Fingerprint

magnetic property
magnetization
Magnetization
Magnetic properties
natural remanent magnetization
magnetic properties
Iron
iron
titanomagnetite
saturation
remanent magnetization
magnetic anomaly
mid-ocean ridge basalt
Remanence
lava
Saturation magnetization
Curie temperature
mid-ocean ridges
Chemical analysis
magnetic anomalies

All Science Journal Classification (ASJC) codes

  • Geophysics
  • Geochemistry and Petrology
  • Earth and Planetary Sciences (miscellaneous)
  • Space and Planetary Science

Cite this

@article{bbff65914f02465b9520d9bf3a755e02,
title = "Magnetization of axial lavas from the southern East Pacific Rise (14°-23°S): Geochemical controls on magnetic properties",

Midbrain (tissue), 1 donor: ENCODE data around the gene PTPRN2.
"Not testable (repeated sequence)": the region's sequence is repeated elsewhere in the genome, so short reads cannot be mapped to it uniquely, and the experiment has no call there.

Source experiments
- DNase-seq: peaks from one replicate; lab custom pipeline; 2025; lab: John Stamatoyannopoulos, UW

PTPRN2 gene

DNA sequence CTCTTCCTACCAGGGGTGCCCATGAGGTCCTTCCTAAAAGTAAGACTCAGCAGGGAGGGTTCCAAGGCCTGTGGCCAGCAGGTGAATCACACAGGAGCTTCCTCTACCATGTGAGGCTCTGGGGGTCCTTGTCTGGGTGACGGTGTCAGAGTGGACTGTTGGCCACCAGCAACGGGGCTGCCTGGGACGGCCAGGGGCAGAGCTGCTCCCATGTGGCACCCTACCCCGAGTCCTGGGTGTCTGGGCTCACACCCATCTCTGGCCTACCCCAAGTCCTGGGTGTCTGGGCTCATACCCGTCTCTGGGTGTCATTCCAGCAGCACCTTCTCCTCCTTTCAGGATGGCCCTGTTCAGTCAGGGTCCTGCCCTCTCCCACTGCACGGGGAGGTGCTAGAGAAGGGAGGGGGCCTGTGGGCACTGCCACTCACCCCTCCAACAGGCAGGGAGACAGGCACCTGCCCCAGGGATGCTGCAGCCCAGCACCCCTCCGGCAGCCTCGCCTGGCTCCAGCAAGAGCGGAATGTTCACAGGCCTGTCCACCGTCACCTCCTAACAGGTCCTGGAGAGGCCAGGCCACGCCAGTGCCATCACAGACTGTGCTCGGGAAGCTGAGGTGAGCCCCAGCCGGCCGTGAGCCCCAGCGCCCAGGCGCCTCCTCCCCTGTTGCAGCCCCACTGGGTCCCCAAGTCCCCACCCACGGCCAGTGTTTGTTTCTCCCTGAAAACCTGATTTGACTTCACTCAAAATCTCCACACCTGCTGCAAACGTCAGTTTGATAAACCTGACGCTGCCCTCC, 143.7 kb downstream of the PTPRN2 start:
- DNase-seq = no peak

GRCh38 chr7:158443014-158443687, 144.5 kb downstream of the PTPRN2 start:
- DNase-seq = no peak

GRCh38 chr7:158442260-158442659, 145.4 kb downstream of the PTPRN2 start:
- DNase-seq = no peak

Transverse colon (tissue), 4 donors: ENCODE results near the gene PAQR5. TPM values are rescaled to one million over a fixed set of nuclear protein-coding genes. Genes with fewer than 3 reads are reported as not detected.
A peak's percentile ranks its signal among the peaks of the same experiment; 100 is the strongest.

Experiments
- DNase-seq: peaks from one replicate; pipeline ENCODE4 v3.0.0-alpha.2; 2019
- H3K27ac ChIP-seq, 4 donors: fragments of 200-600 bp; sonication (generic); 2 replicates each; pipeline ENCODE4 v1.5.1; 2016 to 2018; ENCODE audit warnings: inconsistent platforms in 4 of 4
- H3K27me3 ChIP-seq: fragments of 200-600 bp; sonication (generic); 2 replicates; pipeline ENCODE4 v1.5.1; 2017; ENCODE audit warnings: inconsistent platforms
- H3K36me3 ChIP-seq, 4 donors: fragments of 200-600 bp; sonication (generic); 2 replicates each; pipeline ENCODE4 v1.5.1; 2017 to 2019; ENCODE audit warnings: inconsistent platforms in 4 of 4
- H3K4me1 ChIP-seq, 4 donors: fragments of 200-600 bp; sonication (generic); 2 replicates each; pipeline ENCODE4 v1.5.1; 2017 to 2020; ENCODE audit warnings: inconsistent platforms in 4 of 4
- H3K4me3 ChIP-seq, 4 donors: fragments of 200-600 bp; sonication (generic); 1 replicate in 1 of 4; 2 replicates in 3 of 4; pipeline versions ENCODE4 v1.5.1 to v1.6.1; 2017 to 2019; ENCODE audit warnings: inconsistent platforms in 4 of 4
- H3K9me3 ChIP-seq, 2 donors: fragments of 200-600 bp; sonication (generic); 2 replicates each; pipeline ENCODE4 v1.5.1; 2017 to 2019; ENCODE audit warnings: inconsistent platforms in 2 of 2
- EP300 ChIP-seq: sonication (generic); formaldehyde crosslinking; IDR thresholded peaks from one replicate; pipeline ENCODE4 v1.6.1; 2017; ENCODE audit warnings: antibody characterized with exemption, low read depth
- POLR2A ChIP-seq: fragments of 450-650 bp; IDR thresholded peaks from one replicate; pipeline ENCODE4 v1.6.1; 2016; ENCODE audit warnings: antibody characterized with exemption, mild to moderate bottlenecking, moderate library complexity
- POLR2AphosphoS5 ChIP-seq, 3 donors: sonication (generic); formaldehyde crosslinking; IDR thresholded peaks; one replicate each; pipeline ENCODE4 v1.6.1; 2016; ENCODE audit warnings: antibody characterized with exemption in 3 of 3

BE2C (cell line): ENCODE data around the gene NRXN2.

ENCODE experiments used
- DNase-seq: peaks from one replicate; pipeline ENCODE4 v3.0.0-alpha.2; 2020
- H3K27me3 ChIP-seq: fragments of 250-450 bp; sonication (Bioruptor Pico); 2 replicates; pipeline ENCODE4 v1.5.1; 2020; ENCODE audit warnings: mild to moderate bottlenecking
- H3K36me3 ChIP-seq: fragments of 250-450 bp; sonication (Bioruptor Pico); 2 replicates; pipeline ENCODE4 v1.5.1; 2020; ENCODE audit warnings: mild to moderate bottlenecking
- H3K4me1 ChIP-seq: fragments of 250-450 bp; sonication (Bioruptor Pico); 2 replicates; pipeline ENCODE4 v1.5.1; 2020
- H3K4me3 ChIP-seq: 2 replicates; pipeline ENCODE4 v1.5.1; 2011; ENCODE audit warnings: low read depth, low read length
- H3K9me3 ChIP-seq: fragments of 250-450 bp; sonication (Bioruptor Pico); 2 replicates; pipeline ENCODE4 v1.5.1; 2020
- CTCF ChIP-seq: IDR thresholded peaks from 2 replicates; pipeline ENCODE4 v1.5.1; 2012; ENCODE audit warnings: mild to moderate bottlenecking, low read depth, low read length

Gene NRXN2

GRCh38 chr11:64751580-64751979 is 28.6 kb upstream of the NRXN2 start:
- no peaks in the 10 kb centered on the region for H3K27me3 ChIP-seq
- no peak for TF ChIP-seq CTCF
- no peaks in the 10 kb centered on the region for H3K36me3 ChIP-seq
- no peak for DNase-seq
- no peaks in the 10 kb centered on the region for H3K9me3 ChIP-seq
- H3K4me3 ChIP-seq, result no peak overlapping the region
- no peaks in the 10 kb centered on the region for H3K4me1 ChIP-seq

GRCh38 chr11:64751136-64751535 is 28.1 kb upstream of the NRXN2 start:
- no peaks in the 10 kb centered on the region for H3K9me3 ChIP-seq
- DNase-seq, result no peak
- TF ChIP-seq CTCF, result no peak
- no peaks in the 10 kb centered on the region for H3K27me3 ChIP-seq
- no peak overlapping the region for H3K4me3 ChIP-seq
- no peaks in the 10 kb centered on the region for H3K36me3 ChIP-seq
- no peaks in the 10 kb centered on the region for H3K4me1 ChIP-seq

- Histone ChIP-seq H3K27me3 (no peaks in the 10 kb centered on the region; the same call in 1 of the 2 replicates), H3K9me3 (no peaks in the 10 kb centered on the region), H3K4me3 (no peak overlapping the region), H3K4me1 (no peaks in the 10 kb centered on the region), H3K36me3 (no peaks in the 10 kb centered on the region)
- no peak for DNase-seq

abstract = "Although the spatial association of iron-rich lavas and high-amplitude magnetic anomalies is well documented, a causal link between enhanced iron content and high remanent magnetization has been difficult to establish. Here we report magnetic data from approximately 250 samples, with 8-16{\%} FeO* (total iron as FeO), from the southern East Pacific Rise (EPR) that provide strong support for the presumed geochemical dependence of remanent intensity. The limited age range (0-6 ka) of axial lavas from this ultrafast spreading ridge (∼150 mm/yr full rate) effectively minimizes variations resulting from time dependent changes in geomagnetic intensity or low-temperature alteration. Systematic sampling relative to the chilled margin illustrates that substantial grain size-related variations in magnetic properties occur on a centimeter scale. Both microprobe data and Curie temperatures suggest that the average groundmass titanomagnetite composition in the southern EPR samples is approximately constant (modal modified ulv{\"o}spinel content = 0.67) over a wide range of lava compositions. Saturation magnetization and saturation remanence are highly correlated with FeO* (R = 0.73 and 0.83, respectively), indicating that more iron-rich lavas have higher abundances of otherwise similar titanomagnetite. We show that there is a good correlation between natural remanent magnetization (NRM) and FeO*, provided that sufficient specimens are used to determine the average NRM of a sample (R = 0.63). Because the range of iron contents in mid-ocean ridge basalts is limited, the best fit slope (4.44 A/m per {\%}FeO* in an ambient field of 0.030 mT) should provide reasonable bounds on the equatorial magnetization of submarine lavas (∼10 A/m at 8.5{\%} FeO* and ∼50 A/m at ∼16{\%} FeO*). Finally, we demonstrate that along-axis variations in NRM closely parallel geochemical changes along the southern EPR. Where magnetization values deviate significantly from those predicted from the range of measured FeO* contents, these discrepancies may reflect additional unrecognized geochemical variability.",